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Net Phone Users Place a Direct Wake-Up Call

Telecom: Voice traffic is going online and bypassing traditional tolls. Big carriers are scrambling to adapt.


HONG KONG — Every day, when Shane Izaks picks up the phone in his Hong Kong office to call London or Los Angeles, he is stoking a revolution.

His calls, which travel over the Internet as bits of data, are cheap, clear and virtually untappable. The calls bypass traditional phone networks' tollgates and avoid government taxes, saving his company $7,700 a month. The government at first ignored it, then tried to stop it.

And now the big phone carriers are scrambling to catch up, as evidenced by last's week proposed merger of AT&T Corp. with cable television system Tele-Communications Inc., a marriage that promises to send telephone calls across the Internet using cable TV wires.

"At first, we stood back and watched all the hype," said Izaks, the general manager for information systems at the Hong Kong & Shanghai Hotels group. "But the world is moving over to the Internet, and we are too. We wanted to find a way to push the envelope."

The ones doing the pushing were small companies such as Israel-based VocalTec Communications that found a way to beat high international telephone charges by sending voice over lines meant for data. Early conversations sounded as if they were being conducted with walkie-talkies and required expensive computer equipment. But just a year and a half later, better technology, combined with a network of private leased lines to hop over Internet bottlenecks, means conversations now are as clear and as simple as picking up the phone.

"It's an important step forward," said Margaret Hopkins, a principal consultant at Analysys in Britain. "No one argues that the industry will not move this way. It's just a matter of how fast." By her estimates, in five years, 25% of international calls will be made over the Internet, resulting in revenue of $7 billion for service providers. The flip side of that is even greater losses for telecoms--a clanging wake-up call for the big telephone companies that are heavily invested in the old circuit systems.


Redesigning the entire copper-wire and telephone-pole telecommunications system could cost billions. But companies such as MCI and Deutsche Telekom have started experimenting with Internet protocol (IP) systems, preferring to cannibalize their own voice traffic than have it eaten by upstart competitors. Sprint's announcement this month of a $2-billion conversion from the old telephone system to a data network is another bow to the digital age.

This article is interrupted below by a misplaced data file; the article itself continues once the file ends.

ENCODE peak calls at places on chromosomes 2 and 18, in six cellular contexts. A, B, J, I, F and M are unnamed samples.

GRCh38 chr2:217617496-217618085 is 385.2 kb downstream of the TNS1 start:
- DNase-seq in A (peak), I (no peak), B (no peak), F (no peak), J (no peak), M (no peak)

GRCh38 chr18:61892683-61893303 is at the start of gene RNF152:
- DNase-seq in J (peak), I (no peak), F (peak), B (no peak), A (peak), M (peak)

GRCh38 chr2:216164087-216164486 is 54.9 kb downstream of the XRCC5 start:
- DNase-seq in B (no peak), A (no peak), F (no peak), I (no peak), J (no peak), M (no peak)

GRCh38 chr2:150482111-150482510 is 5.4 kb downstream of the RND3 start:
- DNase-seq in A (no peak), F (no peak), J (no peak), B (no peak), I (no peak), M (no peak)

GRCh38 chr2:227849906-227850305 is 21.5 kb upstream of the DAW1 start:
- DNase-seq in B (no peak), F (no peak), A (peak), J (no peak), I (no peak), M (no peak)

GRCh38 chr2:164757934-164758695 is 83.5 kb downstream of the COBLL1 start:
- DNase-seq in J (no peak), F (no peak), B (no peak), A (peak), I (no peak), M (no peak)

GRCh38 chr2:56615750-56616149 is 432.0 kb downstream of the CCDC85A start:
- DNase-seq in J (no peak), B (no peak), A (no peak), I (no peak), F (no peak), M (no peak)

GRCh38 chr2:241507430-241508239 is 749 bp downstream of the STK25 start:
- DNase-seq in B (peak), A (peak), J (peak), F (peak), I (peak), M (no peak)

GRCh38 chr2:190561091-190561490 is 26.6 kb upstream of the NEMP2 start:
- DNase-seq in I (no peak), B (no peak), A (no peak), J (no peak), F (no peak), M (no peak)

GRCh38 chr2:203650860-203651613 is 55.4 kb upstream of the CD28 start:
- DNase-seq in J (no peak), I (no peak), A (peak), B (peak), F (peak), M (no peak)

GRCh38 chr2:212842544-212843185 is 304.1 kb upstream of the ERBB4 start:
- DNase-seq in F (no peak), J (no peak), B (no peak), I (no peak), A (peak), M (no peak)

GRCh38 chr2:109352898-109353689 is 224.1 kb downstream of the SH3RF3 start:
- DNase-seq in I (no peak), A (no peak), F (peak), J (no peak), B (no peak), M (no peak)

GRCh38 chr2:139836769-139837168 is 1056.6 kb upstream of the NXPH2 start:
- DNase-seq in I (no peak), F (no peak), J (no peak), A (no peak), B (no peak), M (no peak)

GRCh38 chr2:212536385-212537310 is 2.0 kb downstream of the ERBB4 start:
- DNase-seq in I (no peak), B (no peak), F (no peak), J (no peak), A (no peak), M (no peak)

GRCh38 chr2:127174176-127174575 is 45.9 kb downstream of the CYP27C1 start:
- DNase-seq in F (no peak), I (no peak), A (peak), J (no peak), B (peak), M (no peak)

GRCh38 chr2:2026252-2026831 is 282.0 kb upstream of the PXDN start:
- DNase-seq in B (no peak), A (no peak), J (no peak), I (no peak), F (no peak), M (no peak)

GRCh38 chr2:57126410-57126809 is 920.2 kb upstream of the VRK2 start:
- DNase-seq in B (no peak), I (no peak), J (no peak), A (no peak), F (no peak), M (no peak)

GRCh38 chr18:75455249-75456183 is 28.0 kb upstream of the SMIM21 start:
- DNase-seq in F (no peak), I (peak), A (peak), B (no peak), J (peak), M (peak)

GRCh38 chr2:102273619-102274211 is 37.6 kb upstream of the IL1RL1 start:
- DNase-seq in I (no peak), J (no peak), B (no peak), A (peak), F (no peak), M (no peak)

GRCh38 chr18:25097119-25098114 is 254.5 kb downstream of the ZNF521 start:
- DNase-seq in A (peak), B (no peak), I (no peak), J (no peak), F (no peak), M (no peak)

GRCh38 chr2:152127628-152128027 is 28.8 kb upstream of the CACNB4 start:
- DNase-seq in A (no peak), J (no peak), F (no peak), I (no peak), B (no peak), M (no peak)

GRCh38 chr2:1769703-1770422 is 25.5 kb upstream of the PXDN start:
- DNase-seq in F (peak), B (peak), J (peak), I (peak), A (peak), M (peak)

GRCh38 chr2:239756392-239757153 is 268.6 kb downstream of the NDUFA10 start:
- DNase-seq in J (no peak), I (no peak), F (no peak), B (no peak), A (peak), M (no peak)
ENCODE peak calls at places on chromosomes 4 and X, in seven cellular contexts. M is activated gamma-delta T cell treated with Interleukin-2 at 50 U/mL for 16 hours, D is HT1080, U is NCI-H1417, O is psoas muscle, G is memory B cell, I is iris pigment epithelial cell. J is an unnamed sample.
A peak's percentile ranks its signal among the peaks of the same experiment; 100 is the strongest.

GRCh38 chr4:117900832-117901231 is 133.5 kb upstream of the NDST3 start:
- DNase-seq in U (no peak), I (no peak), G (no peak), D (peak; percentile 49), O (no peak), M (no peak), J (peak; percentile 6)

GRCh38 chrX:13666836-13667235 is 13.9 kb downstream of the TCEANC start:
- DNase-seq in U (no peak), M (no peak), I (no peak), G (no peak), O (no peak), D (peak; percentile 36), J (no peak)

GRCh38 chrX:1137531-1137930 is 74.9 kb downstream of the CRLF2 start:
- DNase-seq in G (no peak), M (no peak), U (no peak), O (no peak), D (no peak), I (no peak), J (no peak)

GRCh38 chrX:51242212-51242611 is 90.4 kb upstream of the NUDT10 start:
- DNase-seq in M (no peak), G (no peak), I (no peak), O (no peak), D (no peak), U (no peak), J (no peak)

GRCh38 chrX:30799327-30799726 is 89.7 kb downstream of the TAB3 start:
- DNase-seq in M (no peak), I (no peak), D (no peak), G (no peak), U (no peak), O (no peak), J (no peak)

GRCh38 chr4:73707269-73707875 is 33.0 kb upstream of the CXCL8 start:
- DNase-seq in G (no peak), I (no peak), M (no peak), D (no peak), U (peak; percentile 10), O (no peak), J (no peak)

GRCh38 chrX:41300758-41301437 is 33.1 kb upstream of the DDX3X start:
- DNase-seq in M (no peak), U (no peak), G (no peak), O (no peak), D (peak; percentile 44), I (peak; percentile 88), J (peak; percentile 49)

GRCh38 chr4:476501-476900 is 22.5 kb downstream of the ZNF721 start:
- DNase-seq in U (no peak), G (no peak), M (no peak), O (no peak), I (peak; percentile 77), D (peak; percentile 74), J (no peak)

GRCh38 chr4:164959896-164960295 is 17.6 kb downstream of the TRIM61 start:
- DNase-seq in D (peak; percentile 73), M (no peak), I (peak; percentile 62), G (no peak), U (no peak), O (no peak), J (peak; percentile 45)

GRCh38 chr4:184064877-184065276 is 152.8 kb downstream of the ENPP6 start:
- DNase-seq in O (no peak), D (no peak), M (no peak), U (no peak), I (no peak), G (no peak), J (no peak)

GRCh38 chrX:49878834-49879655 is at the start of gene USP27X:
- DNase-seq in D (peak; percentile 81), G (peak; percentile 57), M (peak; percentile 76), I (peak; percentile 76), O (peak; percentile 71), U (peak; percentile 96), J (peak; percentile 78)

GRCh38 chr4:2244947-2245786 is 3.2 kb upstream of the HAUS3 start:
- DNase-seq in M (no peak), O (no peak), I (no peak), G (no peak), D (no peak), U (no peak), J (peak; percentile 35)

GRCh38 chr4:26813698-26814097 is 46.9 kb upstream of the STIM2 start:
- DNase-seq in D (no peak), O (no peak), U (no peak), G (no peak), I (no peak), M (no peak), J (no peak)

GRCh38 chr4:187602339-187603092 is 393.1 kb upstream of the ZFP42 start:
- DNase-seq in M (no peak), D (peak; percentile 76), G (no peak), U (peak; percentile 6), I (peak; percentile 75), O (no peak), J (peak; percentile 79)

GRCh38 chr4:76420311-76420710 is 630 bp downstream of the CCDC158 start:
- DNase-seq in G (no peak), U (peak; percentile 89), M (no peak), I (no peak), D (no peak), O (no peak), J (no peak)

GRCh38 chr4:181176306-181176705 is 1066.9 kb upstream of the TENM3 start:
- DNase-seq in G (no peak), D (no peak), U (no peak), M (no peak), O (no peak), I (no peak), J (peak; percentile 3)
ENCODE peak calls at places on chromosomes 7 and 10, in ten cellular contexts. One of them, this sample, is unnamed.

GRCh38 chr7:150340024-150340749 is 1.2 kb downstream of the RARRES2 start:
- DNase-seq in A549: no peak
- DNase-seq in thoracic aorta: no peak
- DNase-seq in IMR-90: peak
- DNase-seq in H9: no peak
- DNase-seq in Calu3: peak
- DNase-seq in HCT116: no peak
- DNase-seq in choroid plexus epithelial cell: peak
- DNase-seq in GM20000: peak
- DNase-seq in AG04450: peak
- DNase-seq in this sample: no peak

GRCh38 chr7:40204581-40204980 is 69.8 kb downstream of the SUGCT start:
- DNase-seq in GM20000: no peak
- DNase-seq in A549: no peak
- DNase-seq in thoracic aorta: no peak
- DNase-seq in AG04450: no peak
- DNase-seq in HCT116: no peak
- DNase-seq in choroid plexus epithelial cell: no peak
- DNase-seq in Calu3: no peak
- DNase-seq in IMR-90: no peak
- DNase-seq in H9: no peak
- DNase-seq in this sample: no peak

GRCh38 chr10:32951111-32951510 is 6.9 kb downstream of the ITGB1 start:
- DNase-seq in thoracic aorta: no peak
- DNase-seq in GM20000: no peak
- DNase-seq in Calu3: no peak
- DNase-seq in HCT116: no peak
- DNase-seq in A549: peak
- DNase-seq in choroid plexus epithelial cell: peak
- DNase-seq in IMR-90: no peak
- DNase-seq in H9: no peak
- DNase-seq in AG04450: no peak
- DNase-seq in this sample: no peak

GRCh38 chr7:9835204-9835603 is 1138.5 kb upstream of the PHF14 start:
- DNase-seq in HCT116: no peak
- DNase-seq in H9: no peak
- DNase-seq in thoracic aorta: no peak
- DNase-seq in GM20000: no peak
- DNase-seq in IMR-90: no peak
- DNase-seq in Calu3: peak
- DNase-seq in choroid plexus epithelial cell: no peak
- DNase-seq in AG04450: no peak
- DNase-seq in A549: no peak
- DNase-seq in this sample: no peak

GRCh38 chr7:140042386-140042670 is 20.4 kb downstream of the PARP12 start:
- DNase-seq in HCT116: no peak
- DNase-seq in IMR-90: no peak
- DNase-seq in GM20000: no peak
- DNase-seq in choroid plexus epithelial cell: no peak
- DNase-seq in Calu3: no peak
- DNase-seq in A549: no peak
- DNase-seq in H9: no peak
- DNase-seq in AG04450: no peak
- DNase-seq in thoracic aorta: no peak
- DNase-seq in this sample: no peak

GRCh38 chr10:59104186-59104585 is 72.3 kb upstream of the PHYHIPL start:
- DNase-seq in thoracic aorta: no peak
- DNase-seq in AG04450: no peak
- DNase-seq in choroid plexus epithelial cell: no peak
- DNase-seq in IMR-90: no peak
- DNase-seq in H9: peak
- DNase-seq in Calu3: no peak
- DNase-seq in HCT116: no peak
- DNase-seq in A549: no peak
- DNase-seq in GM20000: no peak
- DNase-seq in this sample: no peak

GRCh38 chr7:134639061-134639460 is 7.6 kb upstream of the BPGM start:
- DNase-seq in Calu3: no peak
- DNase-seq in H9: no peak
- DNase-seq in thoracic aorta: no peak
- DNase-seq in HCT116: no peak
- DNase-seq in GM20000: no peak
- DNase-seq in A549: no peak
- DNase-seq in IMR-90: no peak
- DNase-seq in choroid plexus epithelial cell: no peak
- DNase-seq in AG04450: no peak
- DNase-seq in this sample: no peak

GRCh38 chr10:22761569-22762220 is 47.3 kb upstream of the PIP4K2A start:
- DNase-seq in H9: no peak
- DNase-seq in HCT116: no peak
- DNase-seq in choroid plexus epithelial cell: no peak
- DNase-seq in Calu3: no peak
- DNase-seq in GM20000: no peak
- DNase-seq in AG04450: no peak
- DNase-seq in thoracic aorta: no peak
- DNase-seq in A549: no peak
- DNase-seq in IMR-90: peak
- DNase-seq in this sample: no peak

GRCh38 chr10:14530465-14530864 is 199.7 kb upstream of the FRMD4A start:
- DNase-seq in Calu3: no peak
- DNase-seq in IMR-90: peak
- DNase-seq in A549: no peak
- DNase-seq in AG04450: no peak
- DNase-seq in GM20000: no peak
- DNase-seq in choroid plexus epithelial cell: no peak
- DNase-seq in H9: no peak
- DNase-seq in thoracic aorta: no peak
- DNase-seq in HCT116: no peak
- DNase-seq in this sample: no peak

A normal voice call opens up an entire circuit reserved just for that call, and the circuit stays open until someone hangs up. But with IP telephony, special software can convert a voice to packets of data that can be sent over a phone line like e-mail or a fax and reassembled at the other end. The "packet switched" network that computers use can handle many data packets at the same time, making transmission cheaper.

Josh Howell, senior vice president of corporate marketing for Level 3 Communications, compares a call on an old circuit-switched network to a single car taking up an entire stretch of freeway for itself. The packet-switched networks can fill all the lanes of the freeway with hundreds of cars, trucks and motorcycles, all headed for different exits.


The small overseas start-ups, which had no stake in the old system, have been quick to implement the new technology. And as the giants awake, the tiny pioneers have been banding together to form competitive technologies and compatible networks--and now they have what the giants want: a low-cost global Web with integrated billing systems and services.

Australia-based OzEmail, for example, has assembled a constellation of franchisees that will handle one another's calls at cost, allowing users to avoid telephone companies' surcharges and host country taxes. That means they can offer calls at about half the average international rate and are a natural partner for a company such as Sprint, which has an extensive domestic network but little international access.

Tom Evslin, who last year founded ITXC Corp., or Internet Telephony Exchange Carrier, should know exactly what the possibilities are. He left his post as the vice president in charge of AT&T's WorldNet service to start servicing international Internet telephony networks.

The most likely stumbling block is regulation by worried governments. "Internet telephony is another factor forcing prices down," said Hopkins of Analysys. "It's exporting competition into countries where there wasn't any."

Indeed, Pakistan and India are trying to block IP telephony to protect national monopolies. In the U.S., a small surcharge subsidizes telephone service to remote areas, and governments are unhappy about losing the income. In April, the Federal Communications Commission decided to keep its hands off the Internet--for now.

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